Just in case you wondered what the authorities are doing at this very moment: the police are reviewing 1800 hours of CCTV footage from across London, and the forensic scientists are piecing together the four explosive devices from tons of rubble. Both activities are aimed at finding out who was responsible for the London attacks: the viewing of the CCTV tapes will help to identify the individuals that carried the bombs onto the trains, whereas the reconstruction of the bomb will provide vital clues as to what group was responsible. (Bomb-making is a special skill that terrorist groups entrust to a relatively small number of people. As a result, almost every bomb carries the ‘handwriting' of a particular individual or group.)
At the moment, everything you hear about the identity or the modus operandus of the possible attackers is pure speculation. Generally, though, there are two theories which should be taken seriously. The first is that this was an attack by a completely new group, which has little if any association with the existing networks. This would explain why the police had no indication at all that an attack was on the way. It would also make it plausible why there was no increased chatter or activity among known Islamists, which the intelligence services would have picked up. The second is that this attack is somehow linked to Al Qaeda. This would make sense given the nature of the attacks, which - with multiple, no warning bombings aimed at the transport infrastructure - are almost identical to previous Al Qaeda attacks, most prominently those in Madrid last year. It would also tie in with the two claims of responsibility that have been received thus far.
Considering how sophisticated the attack (some experts estimate that there would have been 30-40 people involved in the planning, the pre-attack surveillance, logistics, etc.), it seems rather unlikely that this was the work of a bunch of deprived Muslim youths, who wanted to take it out on the people of London. At the same time, the Al Qaeda claims are somewhat misleading too. Al Qaeda is not a hierarchical terrorist organisations along the lines of the IRA, with a chief of staff directing and authorising every operational detail. As many authors have pointed out (and Jason Burke is but the most prominent), Al Qaeda is a loose association of networks with a small hardcore. Al Qaeda will support local Islamist groups if it thinks their operations or aims are worthwhile, but has always been reluctant to get involved in the day to day running of Islamist groups. Now that the Al Qaeda leadership is hiding somewhere in the mountains of Baluchistan, it is more than unlikely that Osama bin Laden himself would have directed, or even known of, the next operation to come.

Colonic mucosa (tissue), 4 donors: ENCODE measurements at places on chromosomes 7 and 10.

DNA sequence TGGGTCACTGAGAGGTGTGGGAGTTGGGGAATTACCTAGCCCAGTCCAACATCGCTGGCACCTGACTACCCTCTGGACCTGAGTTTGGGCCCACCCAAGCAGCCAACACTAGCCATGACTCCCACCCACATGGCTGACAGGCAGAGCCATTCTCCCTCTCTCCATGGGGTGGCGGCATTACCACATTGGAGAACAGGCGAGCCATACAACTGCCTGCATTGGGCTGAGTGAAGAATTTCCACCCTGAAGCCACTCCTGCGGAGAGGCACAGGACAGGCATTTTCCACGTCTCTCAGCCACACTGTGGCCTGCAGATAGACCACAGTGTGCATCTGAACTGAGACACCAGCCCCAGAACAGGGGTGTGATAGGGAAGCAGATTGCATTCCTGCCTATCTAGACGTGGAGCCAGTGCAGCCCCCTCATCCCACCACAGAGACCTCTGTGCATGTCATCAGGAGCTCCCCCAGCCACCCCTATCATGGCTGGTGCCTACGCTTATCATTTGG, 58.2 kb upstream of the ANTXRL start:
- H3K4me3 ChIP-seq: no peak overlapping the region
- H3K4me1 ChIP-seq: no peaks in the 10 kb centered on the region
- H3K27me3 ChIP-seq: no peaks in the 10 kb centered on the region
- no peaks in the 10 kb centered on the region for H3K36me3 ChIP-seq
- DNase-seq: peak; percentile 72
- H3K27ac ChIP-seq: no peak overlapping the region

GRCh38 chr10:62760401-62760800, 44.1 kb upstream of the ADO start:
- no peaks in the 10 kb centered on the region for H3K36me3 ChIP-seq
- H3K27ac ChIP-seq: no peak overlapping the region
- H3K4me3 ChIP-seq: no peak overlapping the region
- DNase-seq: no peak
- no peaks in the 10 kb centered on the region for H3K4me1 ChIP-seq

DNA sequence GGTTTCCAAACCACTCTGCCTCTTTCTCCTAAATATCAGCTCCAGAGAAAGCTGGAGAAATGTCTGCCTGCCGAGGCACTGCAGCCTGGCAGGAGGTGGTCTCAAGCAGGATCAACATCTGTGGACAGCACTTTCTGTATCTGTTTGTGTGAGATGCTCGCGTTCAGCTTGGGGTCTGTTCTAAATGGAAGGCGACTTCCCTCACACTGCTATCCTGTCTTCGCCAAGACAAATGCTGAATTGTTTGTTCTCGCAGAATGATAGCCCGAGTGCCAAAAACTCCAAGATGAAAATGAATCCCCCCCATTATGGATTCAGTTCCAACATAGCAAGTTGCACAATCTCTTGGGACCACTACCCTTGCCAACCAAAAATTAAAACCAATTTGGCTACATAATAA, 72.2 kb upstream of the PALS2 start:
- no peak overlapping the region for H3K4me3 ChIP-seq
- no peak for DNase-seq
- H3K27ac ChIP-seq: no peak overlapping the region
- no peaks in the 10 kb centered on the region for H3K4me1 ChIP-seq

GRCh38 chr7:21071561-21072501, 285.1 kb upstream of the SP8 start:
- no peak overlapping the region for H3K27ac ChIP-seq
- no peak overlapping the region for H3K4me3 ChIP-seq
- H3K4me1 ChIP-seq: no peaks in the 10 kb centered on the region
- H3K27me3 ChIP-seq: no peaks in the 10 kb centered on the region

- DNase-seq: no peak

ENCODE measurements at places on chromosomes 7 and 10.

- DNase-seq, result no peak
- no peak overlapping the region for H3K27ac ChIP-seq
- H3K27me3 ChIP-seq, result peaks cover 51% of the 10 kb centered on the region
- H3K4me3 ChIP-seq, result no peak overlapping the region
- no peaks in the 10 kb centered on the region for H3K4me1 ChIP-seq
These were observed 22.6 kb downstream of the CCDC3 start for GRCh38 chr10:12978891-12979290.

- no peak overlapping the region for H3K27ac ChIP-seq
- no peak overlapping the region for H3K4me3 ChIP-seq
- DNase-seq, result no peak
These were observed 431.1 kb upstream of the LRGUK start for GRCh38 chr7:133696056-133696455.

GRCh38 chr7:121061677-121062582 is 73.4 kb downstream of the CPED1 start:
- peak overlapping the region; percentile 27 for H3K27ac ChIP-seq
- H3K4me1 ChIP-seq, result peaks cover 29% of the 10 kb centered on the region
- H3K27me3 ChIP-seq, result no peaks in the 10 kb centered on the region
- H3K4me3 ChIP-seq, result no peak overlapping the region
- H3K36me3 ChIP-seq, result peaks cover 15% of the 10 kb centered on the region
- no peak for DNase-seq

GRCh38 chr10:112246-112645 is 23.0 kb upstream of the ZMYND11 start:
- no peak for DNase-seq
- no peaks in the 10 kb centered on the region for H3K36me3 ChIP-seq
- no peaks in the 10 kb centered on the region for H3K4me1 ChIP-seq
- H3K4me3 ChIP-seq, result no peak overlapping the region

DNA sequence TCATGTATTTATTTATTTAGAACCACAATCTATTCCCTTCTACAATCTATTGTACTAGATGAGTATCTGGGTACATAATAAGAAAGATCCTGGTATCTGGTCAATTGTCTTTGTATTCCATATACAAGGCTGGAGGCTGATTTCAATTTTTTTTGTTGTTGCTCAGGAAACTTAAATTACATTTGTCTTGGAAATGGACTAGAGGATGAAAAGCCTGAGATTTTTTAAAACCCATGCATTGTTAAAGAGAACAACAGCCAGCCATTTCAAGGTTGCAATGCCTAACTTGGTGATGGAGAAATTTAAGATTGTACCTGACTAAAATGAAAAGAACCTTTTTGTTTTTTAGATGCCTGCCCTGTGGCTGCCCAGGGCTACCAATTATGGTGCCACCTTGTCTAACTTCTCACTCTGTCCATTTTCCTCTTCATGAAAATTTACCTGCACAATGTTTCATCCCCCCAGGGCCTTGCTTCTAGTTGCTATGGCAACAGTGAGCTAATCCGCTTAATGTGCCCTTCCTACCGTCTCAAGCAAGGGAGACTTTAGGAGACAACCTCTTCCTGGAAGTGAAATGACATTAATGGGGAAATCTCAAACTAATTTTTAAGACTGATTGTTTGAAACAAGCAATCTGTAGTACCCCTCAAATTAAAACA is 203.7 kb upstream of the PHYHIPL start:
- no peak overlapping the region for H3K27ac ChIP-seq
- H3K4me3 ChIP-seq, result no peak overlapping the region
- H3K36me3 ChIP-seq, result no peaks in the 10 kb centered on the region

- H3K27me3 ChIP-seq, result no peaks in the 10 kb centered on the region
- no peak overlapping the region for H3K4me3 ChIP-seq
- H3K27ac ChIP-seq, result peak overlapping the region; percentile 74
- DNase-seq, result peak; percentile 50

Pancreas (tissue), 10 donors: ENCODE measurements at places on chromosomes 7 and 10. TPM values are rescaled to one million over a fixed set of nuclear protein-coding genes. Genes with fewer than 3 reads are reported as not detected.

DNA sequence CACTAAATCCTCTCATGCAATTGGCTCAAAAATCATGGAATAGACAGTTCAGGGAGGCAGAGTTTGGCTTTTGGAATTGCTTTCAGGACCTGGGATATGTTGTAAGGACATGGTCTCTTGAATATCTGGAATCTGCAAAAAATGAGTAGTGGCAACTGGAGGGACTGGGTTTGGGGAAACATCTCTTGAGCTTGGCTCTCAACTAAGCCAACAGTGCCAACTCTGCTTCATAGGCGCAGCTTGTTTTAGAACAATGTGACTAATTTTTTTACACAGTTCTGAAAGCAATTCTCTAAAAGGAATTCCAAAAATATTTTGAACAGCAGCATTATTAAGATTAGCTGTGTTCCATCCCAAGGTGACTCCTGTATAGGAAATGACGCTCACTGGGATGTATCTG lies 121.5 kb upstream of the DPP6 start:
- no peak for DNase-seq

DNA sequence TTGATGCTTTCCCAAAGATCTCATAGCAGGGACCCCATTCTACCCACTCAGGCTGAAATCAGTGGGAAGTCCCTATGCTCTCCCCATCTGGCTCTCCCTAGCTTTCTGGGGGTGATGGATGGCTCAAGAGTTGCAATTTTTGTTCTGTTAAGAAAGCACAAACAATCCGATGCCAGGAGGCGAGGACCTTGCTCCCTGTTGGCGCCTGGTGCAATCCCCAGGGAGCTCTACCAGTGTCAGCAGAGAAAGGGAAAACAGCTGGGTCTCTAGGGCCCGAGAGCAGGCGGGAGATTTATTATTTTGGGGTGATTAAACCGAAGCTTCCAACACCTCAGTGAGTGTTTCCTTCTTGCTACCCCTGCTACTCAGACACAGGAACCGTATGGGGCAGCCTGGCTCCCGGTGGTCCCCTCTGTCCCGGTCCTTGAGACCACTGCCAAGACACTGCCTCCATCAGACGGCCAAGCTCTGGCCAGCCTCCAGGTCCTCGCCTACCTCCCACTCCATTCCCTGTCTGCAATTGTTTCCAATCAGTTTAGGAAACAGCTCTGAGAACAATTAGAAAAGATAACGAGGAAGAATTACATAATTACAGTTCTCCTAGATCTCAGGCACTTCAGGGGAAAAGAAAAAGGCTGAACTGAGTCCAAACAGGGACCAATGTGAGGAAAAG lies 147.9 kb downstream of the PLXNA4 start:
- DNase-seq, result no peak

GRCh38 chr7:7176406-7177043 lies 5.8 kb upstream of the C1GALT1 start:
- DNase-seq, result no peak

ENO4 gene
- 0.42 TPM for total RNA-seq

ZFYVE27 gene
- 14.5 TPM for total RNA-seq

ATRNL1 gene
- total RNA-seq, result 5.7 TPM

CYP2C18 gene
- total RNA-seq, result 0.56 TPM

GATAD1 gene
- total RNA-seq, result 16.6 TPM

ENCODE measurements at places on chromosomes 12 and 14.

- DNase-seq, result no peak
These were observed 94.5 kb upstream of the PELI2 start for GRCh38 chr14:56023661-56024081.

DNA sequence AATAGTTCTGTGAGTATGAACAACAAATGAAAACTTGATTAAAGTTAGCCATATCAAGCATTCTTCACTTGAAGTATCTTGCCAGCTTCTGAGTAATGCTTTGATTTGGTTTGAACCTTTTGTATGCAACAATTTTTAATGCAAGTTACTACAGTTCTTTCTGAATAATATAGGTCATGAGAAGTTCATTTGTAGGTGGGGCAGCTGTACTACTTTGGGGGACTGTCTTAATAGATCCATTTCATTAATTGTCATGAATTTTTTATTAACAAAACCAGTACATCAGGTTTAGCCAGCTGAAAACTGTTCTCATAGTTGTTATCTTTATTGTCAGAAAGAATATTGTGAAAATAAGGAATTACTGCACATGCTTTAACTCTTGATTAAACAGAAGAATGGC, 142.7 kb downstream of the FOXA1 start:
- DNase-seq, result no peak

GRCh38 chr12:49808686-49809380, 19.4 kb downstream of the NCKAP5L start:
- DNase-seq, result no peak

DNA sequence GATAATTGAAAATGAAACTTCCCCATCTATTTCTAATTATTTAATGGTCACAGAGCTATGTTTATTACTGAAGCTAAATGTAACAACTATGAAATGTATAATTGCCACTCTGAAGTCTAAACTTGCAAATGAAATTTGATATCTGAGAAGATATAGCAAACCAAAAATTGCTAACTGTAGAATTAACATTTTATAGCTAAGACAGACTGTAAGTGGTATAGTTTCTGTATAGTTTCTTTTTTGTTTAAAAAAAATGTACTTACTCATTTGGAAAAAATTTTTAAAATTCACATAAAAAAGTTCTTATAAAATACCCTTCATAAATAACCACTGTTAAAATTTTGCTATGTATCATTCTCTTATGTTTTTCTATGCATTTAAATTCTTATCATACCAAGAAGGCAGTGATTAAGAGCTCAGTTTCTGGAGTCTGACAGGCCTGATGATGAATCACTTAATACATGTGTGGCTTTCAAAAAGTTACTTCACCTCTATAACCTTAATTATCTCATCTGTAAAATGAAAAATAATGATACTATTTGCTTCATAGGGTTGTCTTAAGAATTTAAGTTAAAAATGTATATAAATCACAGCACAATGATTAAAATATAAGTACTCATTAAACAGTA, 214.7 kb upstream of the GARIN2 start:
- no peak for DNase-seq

It is instructive to look at the history of the attacks in Madrid as a possible way of reconciling the two theories. Javier Jordan a Spanish professor in intelligence studies - recently published an academic article in which he reconstructed the planning of the attack, as well as the background of the bombers. He concluded that the Madrid train bombings were conceived of by a loose network of Islamists who met through a mosque in Madrid. Crucially, though, they were assisted by at least one so-called Arab-Afghan - an experienced fighter, who had been through one of the training camps in Afghanistan and is likely to have been in touch with Bin Laden or one of his men at some point. This was the link to "Al Qaeda", and while the connection consisted of just one person, it was nevertheless essential. He brought the knowledge and expertise necessary in order to pull off a co-ordinated attack. In other words, he made it the success which, from the terrorist point of view, it undoubtedly was.
If I had to bet my house on one of those scenarios, I would choose the latter. If there was assistance from an Al-Qaeda linked individual, this would explain why the attack was so similar to previous ones, and why it was carried out in such a smooth, professional manner. On the other hand, the total absence of any previous chatter or communication indicates that new people, and perhaps quite a number, were involved, most probably home-grown.
If, indeed, this turns out to be new Al Qaeda model, it may be more dangerous and threatening than the classical terrorism we have seen before. It will become almost impossible for intelligence services to infiltrate these groups, because they are ad hoc and consist of 'new' people with little, if any, previous associations to radical Islamist circles. Unless we want to put the Muslim community as a whole under 24/7 surveillance, it will not be possible to achieve the security that many people rightly expect. It is a tough challenge to answer for everyone who wants civil liberties and multiculturalism in the West to be preserved.
Peter R. Neumann is research fellow in international terrorism at the Department of War Studies, King's College London.